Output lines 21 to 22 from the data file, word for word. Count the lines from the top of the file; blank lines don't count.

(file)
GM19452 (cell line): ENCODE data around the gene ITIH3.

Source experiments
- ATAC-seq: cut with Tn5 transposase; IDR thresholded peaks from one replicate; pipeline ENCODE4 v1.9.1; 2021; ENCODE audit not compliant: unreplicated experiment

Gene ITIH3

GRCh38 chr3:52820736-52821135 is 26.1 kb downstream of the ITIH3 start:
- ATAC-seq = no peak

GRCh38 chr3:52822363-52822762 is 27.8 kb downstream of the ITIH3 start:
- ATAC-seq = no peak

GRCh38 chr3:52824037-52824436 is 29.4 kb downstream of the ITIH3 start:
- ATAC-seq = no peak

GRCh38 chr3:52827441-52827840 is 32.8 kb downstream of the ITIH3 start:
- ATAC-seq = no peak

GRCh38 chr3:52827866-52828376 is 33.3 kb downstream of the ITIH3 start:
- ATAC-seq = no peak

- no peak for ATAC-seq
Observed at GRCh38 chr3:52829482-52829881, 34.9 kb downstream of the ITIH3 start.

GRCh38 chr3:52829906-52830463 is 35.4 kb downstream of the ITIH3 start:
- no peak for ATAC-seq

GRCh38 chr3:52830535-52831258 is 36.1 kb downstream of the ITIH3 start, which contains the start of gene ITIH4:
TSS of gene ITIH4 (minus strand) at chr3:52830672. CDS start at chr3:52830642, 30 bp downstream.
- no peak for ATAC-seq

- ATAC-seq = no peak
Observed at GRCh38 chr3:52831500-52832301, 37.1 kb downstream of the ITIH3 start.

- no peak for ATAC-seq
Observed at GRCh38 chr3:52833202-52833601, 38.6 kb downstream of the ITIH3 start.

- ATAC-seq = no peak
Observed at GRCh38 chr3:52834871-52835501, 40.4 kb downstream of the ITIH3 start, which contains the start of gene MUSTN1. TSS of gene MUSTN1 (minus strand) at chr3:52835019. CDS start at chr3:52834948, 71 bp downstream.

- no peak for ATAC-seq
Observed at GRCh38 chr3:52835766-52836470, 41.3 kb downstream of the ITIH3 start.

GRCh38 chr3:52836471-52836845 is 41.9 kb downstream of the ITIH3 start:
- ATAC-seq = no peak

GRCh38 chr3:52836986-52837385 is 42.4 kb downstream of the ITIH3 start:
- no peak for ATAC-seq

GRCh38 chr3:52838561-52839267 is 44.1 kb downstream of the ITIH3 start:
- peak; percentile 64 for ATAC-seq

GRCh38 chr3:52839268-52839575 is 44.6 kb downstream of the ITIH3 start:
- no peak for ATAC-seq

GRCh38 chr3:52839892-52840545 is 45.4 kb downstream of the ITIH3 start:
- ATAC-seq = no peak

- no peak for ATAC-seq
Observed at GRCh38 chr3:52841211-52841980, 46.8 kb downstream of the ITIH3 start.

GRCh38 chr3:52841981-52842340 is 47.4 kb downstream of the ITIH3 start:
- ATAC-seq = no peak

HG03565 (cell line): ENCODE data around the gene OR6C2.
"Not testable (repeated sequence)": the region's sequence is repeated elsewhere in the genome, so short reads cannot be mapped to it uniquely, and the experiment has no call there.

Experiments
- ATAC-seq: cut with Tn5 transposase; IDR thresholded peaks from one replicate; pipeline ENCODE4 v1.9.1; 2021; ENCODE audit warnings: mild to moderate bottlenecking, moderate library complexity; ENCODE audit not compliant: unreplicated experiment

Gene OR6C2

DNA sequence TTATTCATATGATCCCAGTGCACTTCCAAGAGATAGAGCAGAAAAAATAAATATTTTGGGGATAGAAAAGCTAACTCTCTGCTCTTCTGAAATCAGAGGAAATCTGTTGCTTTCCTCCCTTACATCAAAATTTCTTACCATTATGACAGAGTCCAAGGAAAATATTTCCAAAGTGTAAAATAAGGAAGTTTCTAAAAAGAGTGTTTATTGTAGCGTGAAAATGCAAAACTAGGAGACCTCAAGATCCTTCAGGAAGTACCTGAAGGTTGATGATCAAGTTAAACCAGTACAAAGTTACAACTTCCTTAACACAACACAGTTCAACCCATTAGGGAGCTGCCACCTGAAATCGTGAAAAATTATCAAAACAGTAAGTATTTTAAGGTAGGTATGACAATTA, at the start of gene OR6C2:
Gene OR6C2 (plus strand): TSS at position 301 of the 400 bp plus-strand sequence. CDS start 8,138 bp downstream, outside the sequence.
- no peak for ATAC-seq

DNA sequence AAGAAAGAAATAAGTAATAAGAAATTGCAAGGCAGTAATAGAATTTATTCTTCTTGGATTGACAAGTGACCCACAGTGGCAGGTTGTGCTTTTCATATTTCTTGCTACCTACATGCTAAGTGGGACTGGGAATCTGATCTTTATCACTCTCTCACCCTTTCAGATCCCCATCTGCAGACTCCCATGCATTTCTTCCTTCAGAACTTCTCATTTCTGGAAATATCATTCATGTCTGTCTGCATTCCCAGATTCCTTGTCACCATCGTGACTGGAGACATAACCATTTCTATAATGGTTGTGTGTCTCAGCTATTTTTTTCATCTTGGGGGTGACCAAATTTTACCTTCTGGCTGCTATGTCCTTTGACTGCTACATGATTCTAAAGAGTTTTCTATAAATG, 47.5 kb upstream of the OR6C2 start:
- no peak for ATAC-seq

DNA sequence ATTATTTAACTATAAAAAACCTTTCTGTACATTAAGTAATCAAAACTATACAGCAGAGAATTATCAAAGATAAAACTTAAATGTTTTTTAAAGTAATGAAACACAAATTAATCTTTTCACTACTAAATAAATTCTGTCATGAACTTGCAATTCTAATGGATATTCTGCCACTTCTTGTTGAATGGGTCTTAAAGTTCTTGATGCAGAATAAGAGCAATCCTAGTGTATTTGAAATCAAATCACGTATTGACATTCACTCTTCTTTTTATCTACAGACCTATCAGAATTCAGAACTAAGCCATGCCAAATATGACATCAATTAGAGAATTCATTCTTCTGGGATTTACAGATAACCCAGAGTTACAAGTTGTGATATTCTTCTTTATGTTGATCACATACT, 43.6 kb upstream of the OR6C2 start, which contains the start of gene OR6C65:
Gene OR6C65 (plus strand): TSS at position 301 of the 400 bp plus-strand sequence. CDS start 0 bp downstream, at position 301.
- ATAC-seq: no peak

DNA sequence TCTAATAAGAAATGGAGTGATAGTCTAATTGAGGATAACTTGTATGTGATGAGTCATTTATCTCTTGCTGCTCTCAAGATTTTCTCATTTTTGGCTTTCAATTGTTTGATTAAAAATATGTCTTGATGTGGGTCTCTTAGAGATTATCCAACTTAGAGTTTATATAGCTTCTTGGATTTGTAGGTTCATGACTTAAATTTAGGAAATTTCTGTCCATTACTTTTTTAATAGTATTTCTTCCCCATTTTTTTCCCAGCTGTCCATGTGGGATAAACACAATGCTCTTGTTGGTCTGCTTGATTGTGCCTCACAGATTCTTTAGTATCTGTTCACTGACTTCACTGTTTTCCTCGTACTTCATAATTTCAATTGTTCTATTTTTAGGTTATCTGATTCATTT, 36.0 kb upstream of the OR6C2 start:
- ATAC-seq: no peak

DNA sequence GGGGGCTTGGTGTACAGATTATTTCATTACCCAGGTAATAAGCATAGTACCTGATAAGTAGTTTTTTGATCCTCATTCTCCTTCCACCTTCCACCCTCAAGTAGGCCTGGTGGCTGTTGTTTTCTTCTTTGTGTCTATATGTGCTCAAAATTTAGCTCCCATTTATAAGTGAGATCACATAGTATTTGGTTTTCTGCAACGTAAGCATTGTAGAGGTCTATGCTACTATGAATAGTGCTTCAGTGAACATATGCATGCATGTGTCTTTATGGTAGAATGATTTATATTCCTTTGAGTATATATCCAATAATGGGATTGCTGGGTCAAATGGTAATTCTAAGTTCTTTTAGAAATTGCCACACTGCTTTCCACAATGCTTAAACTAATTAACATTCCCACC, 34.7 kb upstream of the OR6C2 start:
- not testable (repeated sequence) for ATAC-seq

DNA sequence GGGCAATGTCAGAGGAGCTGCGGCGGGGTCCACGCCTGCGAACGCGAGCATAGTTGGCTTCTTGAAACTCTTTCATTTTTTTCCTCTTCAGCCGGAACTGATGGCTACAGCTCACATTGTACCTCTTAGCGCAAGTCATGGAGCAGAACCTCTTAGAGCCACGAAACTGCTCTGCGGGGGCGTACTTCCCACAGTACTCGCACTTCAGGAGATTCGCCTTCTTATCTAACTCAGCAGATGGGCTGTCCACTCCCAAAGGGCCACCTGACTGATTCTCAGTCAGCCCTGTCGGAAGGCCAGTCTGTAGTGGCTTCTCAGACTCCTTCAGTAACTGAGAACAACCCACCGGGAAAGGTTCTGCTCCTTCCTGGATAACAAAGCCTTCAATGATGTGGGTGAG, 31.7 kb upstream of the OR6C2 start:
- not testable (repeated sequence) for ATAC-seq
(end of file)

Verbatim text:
- no peak for ATAC-seq

- ATAC-seq = no peak